Late in 1973 Phil retired his 1963 which had been winning consistently over the years. A new ride was in order. Bruce was also looking for further excitement and, quite quickly, he came to Phil with a proposition. In effect, he told Phil that he had found a car and that they were going to be partners. Bruce put up somewhere around 92% and Phil put up the balance, along with the use of his truck, trailer and mechanical skill.
Phil was astonished at the speed with which Morton signed a deal for the Greenwood car. It seems that Bruce had simply called John Greenwood and asked for a car. The BFG deal had ended in July and there were several cars available. The white bodied t-top that was purchased was race ready.
In one of those fortuitous moments of clarity, Phil asked John for a receipt for the car. Normally a race car with no serial number just belongs to whoever has the key to the trailer; in this case, however, John stamped #01 on the cage and gave a receipt to that effect. On the way home, Phil was stopped by the Michigan State police and the value of documentation was proved for the first of many times.
In addition to the car, Morton/Currin bought a certain amount of equipment to go with it. They obtained John's special fueling rig which comprised a 6 foot long canister standing about 8 feet tall in order to get the full ram effect during refuelling. The Minilites which came with the car (plus 2 spares) were originally a four bolt pattern, apparently built for Roger Penske's Javelin program. When the sale did not go through, Greenwood had picked up the wheels at a good price; the holes were freeze-filled with a similar material and a five bolt pattern was re-drilled. Another distinguishing feature (at the time) was a special stainless steel fuel cell with dual pickups. This tank was subsequently moved to the Swiss Cheese car and then went astray.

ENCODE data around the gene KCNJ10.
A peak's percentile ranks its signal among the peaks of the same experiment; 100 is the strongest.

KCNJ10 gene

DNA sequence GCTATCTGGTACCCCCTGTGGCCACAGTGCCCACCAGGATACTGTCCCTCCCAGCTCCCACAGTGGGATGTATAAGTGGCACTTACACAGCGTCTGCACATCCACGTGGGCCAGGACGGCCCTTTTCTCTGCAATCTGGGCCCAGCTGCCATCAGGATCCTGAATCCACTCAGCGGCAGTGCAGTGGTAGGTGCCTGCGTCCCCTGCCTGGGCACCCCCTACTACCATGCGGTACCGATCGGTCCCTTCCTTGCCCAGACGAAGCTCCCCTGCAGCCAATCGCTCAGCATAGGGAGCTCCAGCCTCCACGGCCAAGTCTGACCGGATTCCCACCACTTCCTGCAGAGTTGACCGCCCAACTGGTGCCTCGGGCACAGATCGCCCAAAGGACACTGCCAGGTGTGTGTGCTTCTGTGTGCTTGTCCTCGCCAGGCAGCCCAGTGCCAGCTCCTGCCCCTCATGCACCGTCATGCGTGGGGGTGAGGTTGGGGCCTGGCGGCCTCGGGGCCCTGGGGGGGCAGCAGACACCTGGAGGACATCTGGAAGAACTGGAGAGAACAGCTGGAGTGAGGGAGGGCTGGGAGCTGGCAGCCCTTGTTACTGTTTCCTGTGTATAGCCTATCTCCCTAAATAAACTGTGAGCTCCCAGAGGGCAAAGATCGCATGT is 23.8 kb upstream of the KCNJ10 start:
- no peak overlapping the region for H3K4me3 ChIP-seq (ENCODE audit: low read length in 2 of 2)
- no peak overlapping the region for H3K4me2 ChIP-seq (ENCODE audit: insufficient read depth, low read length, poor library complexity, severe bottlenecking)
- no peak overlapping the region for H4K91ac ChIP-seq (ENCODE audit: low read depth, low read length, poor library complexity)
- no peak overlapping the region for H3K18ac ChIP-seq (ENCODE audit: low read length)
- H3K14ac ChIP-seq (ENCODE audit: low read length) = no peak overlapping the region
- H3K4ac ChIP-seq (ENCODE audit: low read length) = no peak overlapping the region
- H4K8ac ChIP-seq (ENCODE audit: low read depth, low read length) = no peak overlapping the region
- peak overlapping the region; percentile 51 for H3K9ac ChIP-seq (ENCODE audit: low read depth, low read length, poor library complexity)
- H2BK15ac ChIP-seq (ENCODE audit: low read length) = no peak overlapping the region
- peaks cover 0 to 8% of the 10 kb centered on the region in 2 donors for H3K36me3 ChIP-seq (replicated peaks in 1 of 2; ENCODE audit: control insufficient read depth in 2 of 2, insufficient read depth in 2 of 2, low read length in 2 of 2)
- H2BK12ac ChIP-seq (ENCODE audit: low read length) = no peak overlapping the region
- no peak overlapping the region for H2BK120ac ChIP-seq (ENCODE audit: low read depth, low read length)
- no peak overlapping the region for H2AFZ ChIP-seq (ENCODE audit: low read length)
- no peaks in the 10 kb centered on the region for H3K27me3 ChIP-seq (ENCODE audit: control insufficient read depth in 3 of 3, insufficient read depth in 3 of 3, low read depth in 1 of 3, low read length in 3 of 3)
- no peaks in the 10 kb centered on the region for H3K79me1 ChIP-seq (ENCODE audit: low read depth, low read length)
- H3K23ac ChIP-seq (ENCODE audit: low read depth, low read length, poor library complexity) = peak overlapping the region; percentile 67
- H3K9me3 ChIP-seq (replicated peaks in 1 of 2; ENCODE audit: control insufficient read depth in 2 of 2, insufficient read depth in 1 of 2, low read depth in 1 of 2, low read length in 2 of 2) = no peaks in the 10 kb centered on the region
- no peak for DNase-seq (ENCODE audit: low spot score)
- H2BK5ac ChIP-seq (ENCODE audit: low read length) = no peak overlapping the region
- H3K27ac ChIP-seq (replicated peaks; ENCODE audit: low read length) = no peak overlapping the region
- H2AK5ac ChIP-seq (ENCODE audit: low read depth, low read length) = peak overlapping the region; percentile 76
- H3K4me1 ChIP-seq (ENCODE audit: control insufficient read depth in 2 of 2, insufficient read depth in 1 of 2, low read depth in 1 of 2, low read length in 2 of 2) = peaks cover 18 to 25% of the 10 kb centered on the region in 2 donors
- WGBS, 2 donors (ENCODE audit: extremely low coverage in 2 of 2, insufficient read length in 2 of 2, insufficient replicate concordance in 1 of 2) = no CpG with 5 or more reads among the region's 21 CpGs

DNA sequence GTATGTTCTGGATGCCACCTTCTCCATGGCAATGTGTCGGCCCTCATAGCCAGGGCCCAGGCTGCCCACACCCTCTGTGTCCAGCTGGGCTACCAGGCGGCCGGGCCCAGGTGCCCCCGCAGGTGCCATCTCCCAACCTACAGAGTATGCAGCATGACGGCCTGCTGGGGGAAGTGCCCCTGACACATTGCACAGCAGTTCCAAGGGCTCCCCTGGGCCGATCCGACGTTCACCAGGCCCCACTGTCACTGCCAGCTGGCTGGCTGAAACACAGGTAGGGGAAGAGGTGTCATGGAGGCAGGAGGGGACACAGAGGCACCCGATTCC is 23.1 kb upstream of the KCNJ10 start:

Once back in Florida the car was given its final prep before being taken to Daytona. It was numbered as #99 (Phil's IMSA number) and, with John Greenwood on hand as technical adviser, they entered the run-offs.
Phil started and finished the race, while Bruce drove the middle section. Results for the race were not spectacular and, for unrelated reasons, the partnership was dissolved by mutual agreement shortly afterwards. Morton took the car back to John Greenwood's shop in Levonia, MI where a slab-sided wide-body conversion took place over the winter.